Director Antoine Fuqua brings his modern vision to a classic story in The Magnificent Seven. With the town of Rose Creek under the deadly control of industrialist Bartholomew Bogue, the desperate townspeople employ protection from seven outlaws, bounty hunters, gamblers and hired guns. As they prepare the town for the violent showdown that they know is coming, these seven mercenaries find themselves fighting for more than money.
This is indeed a very good remake of an old classic. As always I am a bit worried when they make a remake of old classics that I liked. This remake is well worth watching though. Despite having a few minor gripes I went for 5 out of 5 stars on this one.
Most of you are probably familiar with the story of The Magnificent Seven. Gunslinger gets hired to protect a village from the evil industrialist, he picks 6 buddies to help him, trains the villagers, digs in and sits down and waits for the bad guys to arrive. A simple and well suited story for a bit of Western entertainment. I guess I should mention as well that the original Western is actually not the “real” original. That honor befalls Shichinin no samurai, or Seven Samurai in English, which is a Samurai movie by Akira Kurosawa and with Toshirô Mifune in the lead role. That is the movie from which the plot originates.
Anyway, history lesson is over, back to this movie. The movie starts of by introducing the main characters. The bad industrialist is a nasty piece of thug and quickly demonstrates that, although by no means being a blood splatter movie, it is definitely more cruel than what I remember from the original. Next in line is the movies hero played by Denzel Washington and I have to say that he plays the role very well. I liked him as the calm, fairly silent, but oh so deadly gunslinger from the first frame to the last.
The other characters fit quite well into their roles as well. I cannot make up my mind about Jack Horne though. I did like the character but at the same time I felt that he was a wee bit too comical at times. I also liked Goodnight Robicheaux quite a lot but the writer really went a bit over the top as far as I am concerned when he actually left.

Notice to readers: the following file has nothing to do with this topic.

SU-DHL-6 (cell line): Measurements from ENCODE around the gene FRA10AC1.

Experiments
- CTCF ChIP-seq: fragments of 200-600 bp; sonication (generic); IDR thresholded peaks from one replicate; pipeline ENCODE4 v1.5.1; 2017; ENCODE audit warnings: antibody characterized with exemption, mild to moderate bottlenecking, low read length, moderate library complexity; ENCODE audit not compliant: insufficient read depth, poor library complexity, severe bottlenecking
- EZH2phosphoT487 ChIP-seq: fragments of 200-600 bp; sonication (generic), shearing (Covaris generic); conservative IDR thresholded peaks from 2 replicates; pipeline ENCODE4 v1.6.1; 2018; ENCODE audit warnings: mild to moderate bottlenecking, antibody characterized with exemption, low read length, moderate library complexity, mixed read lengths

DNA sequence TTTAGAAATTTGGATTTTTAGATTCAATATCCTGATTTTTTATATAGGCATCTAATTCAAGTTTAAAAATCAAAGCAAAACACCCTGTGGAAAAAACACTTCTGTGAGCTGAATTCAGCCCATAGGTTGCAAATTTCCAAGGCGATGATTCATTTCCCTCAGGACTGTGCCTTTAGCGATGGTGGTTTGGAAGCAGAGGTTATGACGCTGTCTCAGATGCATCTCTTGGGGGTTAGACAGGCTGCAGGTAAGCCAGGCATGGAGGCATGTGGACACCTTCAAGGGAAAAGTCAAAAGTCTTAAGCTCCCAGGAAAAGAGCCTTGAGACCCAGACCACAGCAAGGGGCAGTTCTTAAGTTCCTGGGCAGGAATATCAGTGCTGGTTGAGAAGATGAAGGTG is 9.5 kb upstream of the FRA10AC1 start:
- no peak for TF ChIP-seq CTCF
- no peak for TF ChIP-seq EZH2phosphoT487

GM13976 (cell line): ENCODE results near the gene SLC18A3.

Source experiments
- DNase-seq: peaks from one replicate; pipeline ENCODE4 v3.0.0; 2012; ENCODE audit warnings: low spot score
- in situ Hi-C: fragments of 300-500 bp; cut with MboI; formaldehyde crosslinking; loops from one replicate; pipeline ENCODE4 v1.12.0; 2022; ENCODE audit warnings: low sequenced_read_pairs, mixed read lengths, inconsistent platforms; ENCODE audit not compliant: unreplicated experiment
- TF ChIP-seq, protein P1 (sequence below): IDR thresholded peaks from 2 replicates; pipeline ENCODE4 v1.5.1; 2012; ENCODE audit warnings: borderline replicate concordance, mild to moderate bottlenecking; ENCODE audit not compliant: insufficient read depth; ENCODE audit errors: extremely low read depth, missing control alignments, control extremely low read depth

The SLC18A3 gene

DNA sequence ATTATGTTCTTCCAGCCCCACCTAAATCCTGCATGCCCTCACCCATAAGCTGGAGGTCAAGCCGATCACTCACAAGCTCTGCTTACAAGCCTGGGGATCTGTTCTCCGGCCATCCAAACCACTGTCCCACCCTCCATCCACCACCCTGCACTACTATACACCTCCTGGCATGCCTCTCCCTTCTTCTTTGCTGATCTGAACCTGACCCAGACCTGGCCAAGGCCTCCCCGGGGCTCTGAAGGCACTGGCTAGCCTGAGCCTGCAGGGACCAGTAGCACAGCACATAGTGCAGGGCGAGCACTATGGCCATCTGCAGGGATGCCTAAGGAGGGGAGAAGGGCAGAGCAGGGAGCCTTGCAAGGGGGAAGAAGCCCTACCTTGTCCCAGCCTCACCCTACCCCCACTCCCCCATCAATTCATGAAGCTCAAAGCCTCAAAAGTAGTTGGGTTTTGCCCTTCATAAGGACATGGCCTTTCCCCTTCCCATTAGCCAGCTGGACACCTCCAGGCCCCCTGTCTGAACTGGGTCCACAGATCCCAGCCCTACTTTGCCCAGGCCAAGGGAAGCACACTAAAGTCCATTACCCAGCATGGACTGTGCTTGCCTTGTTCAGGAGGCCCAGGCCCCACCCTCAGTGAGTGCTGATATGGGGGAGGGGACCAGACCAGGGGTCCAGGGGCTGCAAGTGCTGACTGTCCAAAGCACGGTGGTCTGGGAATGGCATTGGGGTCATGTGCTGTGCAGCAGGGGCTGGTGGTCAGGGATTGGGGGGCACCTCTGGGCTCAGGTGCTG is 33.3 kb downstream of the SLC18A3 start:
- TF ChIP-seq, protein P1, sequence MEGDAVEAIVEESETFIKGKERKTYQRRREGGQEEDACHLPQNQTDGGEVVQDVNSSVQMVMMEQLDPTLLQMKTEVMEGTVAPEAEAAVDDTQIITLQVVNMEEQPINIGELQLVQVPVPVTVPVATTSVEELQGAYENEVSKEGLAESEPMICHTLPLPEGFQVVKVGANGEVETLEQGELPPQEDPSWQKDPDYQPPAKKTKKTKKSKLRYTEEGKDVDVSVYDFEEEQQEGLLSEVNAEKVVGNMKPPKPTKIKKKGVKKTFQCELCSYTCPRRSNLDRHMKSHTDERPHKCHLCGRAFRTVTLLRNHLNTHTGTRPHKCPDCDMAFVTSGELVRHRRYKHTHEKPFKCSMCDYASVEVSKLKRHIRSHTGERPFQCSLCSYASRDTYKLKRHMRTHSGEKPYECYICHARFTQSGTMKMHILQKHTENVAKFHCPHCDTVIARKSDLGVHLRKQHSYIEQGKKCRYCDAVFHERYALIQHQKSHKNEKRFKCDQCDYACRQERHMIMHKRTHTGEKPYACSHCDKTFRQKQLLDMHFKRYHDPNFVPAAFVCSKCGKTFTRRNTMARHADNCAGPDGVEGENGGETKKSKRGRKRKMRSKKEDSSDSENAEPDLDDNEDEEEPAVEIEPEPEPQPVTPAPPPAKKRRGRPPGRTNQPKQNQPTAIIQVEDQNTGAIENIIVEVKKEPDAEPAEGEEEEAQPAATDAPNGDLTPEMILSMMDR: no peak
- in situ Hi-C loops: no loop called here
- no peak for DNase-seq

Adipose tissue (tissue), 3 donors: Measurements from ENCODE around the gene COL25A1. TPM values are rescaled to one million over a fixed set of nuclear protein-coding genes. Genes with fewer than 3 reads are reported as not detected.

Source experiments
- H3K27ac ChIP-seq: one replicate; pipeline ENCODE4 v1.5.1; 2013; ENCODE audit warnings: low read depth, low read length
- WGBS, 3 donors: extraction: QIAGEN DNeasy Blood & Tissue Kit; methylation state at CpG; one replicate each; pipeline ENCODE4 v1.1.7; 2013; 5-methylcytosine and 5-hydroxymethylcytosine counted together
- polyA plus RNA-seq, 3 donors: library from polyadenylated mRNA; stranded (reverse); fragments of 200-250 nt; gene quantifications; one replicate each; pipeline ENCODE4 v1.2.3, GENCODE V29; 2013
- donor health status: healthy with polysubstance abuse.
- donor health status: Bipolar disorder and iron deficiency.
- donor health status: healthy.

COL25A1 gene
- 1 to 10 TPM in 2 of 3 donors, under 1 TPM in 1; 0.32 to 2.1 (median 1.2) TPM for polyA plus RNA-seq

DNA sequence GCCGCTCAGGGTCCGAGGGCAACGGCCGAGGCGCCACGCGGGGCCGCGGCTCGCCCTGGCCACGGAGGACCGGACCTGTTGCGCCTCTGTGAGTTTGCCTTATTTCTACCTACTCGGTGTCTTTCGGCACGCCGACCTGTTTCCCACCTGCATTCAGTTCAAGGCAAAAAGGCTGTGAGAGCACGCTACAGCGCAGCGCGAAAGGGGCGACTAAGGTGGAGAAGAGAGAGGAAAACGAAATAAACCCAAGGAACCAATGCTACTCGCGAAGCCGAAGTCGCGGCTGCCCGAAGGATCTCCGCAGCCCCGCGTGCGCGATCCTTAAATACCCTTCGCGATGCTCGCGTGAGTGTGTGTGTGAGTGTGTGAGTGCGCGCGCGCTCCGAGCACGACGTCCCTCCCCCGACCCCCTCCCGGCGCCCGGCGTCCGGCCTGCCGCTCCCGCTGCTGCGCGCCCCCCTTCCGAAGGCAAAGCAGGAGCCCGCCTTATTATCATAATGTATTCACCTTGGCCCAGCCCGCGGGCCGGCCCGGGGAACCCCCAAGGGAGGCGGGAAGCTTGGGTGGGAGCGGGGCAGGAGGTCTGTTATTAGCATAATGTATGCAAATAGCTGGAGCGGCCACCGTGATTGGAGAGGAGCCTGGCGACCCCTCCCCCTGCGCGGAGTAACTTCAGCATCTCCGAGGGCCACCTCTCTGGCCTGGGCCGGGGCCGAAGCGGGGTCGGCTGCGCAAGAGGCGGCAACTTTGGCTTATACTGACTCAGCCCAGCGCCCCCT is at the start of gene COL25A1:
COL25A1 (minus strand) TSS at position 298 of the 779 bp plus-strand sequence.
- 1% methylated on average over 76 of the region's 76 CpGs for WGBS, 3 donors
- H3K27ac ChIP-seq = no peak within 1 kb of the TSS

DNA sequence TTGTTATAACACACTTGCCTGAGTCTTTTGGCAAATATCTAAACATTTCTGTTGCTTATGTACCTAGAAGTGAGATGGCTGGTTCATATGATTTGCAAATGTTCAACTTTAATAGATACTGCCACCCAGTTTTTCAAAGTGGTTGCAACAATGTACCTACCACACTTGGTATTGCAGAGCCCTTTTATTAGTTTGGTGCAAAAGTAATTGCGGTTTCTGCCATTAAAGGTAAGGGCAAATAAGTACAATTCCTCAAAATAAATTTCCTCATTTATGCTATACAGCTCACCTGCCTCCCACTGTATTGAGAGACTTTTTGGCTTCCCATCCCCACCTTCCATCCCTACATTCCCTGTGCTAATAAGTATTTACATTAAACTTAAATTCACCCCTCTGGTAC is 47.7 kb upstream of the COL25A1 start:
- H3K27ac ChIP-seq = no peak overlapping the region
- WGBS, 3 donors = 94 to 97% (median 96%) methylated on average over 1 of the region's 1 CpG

Of course the entire movie plays out as a build up to the final big fight and it is a big fight, that has to be said. However there are plenty of things happening during this build up. Both things involving chemically propelled slugs flying around and things slightly less noisy.
Sam Chisolm has to pick up his buddies of course, each one being an opportunity for some cool movie story telling. Then we have the training of the villagers which, as expected, becomes a wee bit comical at times. Oh, and I almost forget that there is a nice little shootout when Chisolm and his buddies introduces themselves to Bogue’s thugs in the village. Said thugs includes the local Sheriff. To no ones surprise I believe. So much for law and order. Time for a new management.
So, fast forward to the end and the big fight. It is big, it is well done and it involves plenty of things that go boom. It is plenty of action but it is also the part of the movie where I have the biggest gripe. Okay folks there are going to be a mild spoiler now. With that out of the way, let’s go to the Gatling gun. It is always cool to see a Gatling gun let loose. However can we keep it a bit more realistic please? They fire thousands of bullets without reloading (they make a fuss about reloading later in the movie). Also they position the gun out in the open where it would have been relatively easy to shoot the men operating it. An idea that they finally get much later and manage to goof up. The final solution to taking out the gun is dramatic but quite convoluted. This is the part of the movie that made me go a bit what the fuck!
Apart from that I really enjoyed this movie. A good remake of an old classic.